UnPub7 Report with Jason Dinger – Part Two

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(Left) Daniel Newman, The Five By contibuter Ruth Boyack and Tony Miller at UnPub 7. Photo Credit: Aaron Wilson (Right) Aaron Wilson teaching me his roll-n-track game, “Nice Lil Beach Day”.

(Editor’s note:  Jason Dinger from Morgan City, Louisiana is the designer of the upcoming Essen 2018 release, Captains of the Gulf. He attended his first UnPub in Baltimore this month. His first entry covered the background of UnPub and some of the highlights of the con for Jason. Look for more posts from Jason in the future!) 

While UnPub 7 didn’t officially kick off until midday Friday, many designers got into town on Thursday and got together in the hotel lobby for an impromptu game night. That was the first of 4 fun-filled days where I got to hang out, game with, and get to know several talented designers who also happen to great people.

I was fortunate enough to interview 3 of them as the dust settled after the weekend: Aaron Wilson (AW), Daniel Newman (DN), and Tony Miller (TM).

Can you give us a little introduction / tell us about yourselves?

AW: I’m Aaron Wilson. My wife and I just had our second child, Silvie in November. Our first, Stella, just turned 3 in March. We live in Ossining, NY, home of the well known Sing Sing prison. I commute to NYC every weekday to my job in pharmaceutical advertising at a big agency where I do Creative Direction.

DN: Midwestern boy transplanted to Brooklyn, NY 15 years ago. Wife, kid, 2 dogs. Architectural model maker. Got into game design a couple of years ago. One published game (Ahead in the Clouds) released this year. Another (Mech Chores) was signed this past fall and should see print at the end of 2017. Other games with publishers under review.

TM: I’m a father, husband, game designer and IT fireman who is relocating to Portland, OR in mid-April.

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“Step Right Up” by Daniel Newman, a uniquely-themed medium weight Euro game with influences from both Feld and Gerdts.

Desribe UnPub in your own words. What does UnPub mean to you?

AW: It’s about meeting people. Seeing people you connect with. Playing games with friends and strangers. But most of all learning about what works with my own games and what doesn’t. What needs tweeking. Also, about getting your games in front of publishers.

Was super happy riding down and rooming with Dan Newman. Getting a lot of time with Dan, you, Donna, Tony Miller, Justin Brown, Isom and Duley. Getting some time with Ben Begal, Ian Zang, Jon Mofat, Chris Bryan, Adam McIver, Kerry Rundle, Josh Mills, Matt Wolfe, Nat Levan, Jason Kotarski, Zev, Rocco, Alex Kevern, Ruth, Jessica, Nicole and Anthony. I know this is a lot of name dropping but I love these people.

DN: UnPub is designer summer camp. It’s a great opportunity to connect with all the folks I talk to on Twitter all the time but only see at conventions. It’s also great way to get a tremendous amount of playtesting done in a short period of time with both other designers and the general public. But really, for me, it’s about reaffirming my place in the community and feeling like I belong.

TM: UnPub is where I go to be around the greatest people in the world, other game designers. My game design family is what keeps me going when I think about quitting.

Game designers in general are some of the hardest working and friendliest people anywhere. They know the struggles and hardships of building a design from scratch, testing it repeatedly, and continually iterating to attempt to make something the best that it can be. They understand the highs of seeing someone enjoying something that you’ve created and the lows of things just not quite coming together.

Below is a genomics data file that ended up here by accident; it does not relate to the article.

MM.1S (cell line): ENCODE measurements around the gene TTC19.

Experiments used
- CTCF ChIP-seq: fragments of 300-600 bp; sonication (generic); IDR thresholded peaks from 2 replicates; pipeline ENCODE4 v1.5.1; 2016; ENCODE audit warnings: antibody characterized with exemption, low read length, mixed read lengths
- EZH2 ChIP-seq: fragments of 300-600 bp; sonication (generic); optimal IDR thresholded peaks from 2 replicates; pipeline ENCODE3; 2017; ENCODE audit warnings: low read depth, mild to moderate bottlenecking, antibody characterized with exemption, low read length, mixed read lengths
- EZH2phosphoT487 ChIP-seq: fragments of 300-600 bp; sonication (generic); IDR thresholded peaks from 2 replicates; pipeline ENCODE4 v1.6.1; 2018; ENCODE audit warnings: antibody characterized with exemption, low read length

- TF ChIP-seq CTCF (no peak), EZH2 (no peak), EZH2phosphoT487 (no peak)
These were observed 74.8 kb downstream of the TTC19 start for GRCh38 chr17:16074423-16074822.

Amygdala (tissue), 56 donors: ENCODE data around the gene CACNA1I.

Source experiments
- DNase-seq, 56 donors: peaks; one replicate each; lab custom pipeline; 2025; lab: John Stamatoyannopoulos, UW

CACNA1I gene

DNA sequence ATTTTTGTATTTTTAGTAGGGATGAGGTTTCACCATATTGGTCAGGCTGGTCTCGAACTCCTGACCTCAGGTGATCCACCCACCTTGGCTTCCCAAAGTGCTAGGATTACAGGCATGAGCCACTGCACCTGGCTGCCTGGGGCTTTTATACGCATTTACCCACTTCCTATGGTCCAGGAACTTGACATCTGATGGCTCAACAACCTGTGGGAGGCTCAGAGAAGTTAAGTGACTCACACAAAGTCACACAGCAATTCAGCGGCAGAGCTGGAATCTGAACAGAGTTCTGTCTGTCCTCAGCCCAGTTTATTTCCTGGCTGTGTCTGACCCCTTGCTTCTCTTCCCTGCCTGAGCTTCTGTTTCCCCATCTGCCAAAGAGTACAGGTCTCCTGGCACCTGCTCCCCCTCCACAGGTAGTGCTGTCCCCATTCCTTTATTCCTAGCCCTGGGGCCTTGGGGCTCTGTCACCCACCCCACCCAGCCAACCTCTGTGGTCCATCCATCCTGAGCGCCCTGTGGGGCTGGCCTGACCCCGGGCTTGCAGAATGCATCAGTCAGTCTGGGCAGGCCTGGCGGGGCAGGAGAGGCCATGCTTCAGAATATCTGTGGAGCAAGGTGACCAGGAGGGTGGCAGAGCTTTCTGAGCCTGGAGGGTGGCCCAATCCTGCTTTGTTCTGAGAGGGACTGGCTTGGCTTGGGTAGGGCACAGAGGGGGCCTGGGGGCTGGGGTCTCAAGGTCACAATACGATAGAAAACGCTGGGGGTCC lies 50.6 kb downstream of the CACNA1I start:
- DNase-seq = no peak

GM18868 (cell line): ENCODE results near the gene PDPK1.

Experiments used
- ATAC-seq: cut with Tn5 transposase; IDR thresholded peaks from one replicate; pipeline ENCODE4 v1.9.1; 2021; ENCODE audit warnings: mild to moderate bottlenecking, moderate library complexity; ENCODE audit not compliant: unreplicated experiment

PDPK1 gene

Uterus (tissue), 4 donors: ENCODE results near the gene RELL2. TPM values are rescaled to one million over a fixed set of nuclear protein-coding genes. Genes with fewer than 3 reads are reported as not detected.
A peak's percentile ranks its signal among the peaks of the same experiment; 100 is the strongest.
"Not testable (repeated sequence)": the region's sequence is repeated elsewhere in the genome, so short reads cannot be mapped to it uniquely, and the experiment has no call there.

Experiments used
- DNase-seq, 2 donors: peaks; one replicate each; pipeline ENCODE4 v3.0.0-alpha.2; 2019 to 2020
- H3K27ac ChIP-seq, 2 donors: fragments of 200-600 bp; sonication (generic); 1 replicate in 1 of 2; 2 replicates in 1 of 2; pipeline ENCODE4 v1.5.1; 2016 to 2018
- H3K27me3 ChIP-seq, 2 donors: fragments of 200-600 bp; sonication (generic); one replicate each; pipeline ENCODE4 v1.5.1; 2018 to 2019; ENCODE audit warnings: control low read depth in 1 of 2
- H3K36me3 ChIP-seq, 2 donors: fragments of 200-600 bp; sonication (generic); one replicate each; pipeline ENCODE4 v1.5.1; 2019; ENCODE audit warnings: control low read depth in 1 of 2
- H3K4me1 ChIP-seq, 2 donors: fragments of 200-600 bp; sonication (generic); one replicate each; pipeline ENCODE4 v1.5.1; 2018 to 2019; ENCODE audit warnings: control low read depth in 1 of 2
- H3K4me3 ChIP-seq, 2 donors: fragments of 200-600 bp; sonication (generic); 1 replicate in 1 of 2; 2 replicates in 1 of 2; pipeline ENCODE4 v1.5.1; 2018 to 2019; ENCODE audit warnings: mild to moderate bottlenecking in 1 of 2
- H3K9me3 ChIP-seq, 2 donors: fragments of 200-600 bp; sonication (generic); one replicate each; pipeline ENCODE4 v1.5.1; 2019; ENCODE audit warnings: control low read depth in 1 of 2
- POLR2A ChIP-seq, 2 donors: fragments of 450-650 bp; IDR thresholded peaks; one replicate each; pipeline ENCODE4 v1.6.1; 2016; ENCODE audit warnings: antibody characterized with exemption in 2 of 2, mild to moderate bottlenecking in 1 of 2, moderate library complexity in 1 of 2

This makes me excited to be around other game designers and no convention offers that like UnPub. Gen Con has the new hotness, BGGCon has uninterrupted play time, but only UnPub has all of its time dedicated to the craft of design.

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“Back To Rth” by Tony Miller and John Prather, hand-building game with a very innovative action programming mechanic where players have 3 cards in their tableau and add 1 each round, which pushes the oldest card to the discard pile and activates the 3 remaining cards.

What games did you bring to show / test this year at UnPub 7?

AW: My big box game, New Reign, a 2-5 player political sci-fi area majority, card and dice game.

Nice Lil Beach Day, light filler push your luck dice game. Got a poker dice feel.

Dark Miss Down, a strategic 18 card 2 player game that’s about collect starship crew to complete ship repair tasks. This may be rethemed as a Hipster Brooklyn party promoter game for Tagmire’s Buttonshy contest.

DN: I brought Step Right Up (Carnival themed Euro with asymmetrical player boards) and Roll’d West (roll and write based on Gold West by J. Alex Kevern).

TM: My illustrious co-designer, John Prather, and I brought 7 games to the show:

Back to Rth – a hand-building/action-programming game about reclaiming a polluted Earth 1000s of years in the future.

Beat-em-Up – a real-time co-op symbol matching game based on old school side-scrolling brawlers.

Fire in the Library – a press-your-luck game about rescuing books from the Library of Alexandria as it burns down around you.

18teXmeX – a spatial stock manipulation game about investing in Taco Trucks.

Weather or Not – a trick taking game about wizards manipulating the weather in resort towns to maintain perfect vacation temperatures.

Busted! – a press-your-luck betting game that plays a bit like Blackjack.

Dice Heroes – a co-op abstracted dungeon crawl that features dice drafting as the means of activating abilities.

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“New Reign” by Aaron Wilson. Action selection, area majority, and dice where players are trying to embed secret agents into a futuristic government body.

What was the main game you showed at UnPub and how was the feedback / response from testers and publishers?